Most people associate the S-election with corporations. But other entities, including sole proprietorships, partnerships and limited liability companies ("LLCs"), are also eligible for Subchapter S treatment. Electing Subchapter S treatment can be a beneficial strategy for reducing employment taxes for many pass through entities.
We receive a lot of phone calls from small business owners who tell me that their CPAs recommended that they form an S-corporation. When CPAs suggests an S-corporation, they mean that you would be better off being taxed under Subchapter S and adding a layer of liability protection. The CPA doesn’t usually care what type of business structure you use.
Fortunately, you do not have to choose your business structure based on your desired tax classification. There are many reasons why LLCs are usually better legal entities than corporations. The very short version is that they require less work and offer better creditor protection. And you can have the benefits of an LLC while also choosing how you wish to be taxed. You can make an S-election and have the best of both worlds.
Before making the S-election, you should carefully analyze the possible benefits. Your CPA can help you make that determination. For many small business owners, the S-election is beneficial because a portion of your income will not be subject to self-employment taxes.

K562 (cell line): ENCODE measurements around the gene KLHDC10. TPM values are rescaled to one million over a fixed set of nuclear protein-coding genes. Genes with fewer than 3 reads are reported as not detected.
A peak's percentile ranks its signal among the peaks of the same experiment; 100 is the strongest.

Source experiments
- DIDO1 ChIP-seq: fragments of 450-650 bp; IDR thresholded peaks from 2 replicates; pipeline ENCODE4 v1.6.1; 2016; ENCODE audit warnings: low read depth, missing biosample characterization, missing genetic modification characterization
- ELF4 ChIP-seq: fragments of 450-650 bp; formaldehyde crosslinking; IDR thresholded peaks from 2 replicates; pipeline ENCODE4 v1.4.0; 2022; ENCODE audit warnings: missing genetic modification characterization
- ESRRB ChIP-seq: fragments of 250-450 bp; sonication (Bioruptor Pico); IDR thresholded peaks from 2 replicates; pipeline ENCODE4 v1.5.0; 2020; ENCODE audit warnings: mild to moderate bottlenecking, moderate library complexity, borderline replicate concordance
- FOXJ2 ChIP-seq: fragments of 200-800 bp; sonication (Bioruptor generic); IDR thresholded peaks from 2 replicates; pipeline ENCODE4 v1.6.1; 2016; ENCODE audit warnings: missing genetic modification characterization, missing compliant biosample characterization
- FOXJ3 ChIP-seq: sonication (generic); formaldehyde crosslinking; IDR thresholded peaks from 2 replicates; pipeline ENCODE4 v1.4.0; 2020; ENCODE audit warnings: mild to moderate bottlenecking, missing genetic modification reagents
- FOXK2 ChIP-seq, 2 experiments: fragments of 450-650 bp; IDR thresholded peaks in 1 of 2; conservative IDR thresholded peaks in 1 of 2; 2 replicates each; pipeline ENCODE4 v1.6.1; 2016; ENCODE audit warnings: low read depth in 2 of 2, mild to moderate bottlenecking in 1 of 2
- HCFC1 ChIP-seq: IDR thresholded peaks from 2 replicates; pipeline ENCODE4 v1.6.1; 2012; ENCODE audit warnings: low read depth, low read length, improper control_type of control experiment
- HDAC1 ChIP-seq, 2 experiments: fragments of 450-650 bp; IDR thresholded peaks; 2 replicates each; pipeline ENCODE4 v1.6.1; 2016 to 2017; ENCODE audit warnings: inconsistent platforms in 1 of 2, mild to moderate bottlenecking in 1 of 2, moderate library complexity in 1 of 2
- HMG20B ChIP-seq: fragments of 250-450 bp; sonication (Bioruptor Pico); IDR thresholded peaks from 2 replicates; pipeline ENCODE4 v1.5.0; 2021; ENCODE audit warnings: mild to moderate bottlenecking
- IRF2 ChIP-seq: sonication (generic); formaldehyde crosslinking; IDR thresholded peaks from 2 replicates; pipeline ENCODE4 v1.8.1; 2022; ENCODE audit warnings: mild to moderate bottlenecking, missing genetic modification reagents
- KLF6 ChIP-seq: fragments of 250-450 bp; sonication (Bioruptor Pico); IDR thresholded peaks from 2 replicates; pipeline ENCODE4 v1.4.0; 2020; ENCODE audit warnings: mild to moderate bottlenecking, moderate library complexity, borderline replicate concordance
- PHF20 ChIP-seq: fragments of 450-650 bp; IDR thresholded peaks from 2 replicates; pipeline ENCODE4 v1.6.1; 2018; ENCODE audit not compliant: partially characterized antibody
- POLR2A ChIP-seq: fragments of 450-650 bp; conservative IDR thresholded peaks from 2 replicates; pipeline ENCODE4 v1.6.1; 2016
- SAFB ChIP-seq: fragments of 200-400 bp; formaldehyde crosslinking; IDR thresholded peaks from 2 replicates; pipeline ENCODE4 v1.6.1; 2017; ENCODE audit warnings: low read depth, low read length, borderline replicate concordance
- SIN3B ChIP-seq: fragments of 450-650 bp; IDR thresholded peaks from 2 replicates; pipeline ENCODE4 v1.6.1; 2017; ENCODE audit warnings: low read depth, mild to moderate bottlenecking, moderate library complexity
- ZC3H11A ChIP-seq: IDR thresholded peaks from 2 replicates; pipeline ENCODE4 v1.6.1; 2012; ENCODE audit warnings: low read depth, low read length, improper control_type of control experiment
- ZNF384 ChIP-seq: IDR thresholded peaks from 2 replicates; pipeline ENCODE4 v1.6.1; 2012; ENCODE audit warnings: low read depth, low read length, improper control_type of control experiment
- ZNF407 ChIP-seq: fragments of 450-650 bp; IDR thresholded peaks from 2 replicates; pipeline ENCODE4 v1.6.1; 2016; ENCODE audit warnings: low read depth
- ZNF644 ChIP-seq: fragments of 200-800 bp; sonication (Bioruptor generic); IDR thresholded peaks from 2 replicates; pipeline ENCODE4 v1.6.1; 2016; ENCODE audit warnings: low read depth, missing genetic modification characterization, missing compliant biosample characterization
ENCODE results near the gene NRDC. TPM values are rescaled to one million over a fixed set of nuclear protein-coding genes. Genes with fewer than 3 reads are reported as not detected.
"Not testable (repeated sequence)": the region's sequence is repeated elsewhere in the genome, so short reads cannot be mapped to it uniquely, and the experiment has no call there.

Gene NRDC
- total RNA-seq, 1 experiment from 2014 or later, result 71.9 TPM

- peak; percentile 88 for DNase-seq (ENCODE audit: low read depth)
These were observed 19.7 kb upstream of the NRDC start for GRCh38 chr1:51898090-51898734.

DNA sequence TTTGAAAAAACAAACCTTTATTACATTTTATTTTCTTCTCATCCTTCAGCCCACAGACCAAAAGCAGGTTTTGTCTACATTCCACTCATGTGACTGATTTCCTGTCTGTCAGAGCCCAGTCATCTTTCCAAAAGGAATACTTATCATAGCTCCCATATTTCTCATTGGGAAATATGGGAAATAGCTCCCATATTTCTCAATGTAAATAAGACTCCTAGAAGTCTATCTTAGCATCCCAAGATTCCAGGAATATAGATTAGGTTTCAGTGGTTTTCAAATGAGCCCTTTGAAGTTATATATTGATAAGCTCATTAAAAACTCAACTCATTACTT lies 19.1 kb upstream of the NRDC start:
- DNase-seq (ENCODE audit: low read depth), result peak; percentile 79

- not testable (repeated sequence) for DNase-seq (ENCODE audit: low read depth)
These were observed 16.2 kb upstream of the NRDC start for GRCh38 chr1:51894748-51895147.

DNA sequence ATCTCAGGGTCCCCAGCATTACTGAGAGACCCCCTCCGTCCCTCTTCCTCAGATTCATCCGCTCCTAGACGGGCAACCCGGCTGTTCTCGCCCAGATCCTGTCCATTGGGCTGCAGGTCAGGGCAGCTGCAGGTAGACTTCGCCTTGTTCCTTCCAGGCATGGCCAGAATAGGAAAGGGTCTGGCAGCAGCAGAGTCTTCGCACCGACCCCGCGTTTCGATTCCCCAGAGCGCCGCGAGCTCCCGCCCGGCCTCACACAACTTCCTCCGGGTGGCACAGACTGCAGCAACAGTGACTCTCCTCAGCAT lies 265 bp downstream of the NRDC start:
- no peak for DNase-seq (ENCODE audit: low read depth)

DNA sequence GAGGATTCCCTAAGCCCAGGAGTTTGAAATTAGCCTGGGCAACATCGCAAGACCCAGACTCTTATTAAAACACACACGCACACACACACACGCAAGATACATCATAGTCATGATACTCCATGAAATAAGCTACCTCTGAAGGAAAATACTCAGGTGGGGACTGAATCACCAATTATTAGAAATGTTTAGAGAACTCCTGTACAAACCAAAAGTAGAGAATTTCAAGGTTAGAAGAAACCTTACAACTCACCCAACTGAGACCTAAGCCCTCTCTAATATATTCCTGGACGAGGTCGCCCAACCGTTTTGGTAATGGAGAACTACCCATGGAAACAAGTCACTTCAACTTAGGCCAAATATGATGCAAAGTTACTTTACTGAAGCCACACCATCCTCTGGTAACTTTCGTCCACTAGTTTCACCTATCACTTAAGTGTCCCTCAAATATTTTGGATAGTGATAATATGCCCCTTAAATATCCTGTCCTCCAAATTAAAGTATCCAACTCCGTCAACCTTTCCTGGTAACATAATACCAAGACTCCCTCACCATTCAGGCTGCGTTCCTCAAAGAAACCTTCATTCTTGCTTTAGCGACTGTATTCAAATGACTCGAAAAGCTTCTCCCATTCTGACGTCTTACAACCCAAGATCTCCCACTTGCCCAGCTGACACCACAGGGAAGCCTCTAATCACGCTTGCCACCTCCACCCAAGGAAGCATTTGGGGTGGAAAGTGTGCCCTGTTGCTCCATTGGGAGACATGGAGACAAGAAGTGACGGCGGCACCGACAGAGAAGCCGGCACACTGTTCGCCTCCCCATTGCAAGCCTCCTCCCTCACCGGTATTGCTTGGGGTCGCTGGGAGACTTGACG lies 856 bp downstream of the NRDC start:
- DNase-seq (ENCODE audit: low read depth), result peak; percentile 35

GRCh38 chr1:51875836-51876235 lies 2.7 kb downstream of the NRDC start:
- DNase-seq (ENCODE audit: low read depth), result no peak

The S-election allows you to save on employment taxes because your earnings can be segregated between wages and distributions. Wages are subject to employment taxes, and distributions are not. However, under the new tax laws, any W2 income is not considered qualified business income, and will therefore be typically taxed at a higher rate tan pass-through income.
It is important to involve an experienced lawyer or CPA when making the S-election. A cursory examination of eligibility and computing the potential savings are the essential first steps in employing the strategy. If made deliberately and with care, the S-election is a powerful strategy to reduce employment taxes under the right circumstances. For other entities, using a corporation of any kind would create future tax problems. Therefore, a careful analysis is necessary in every case.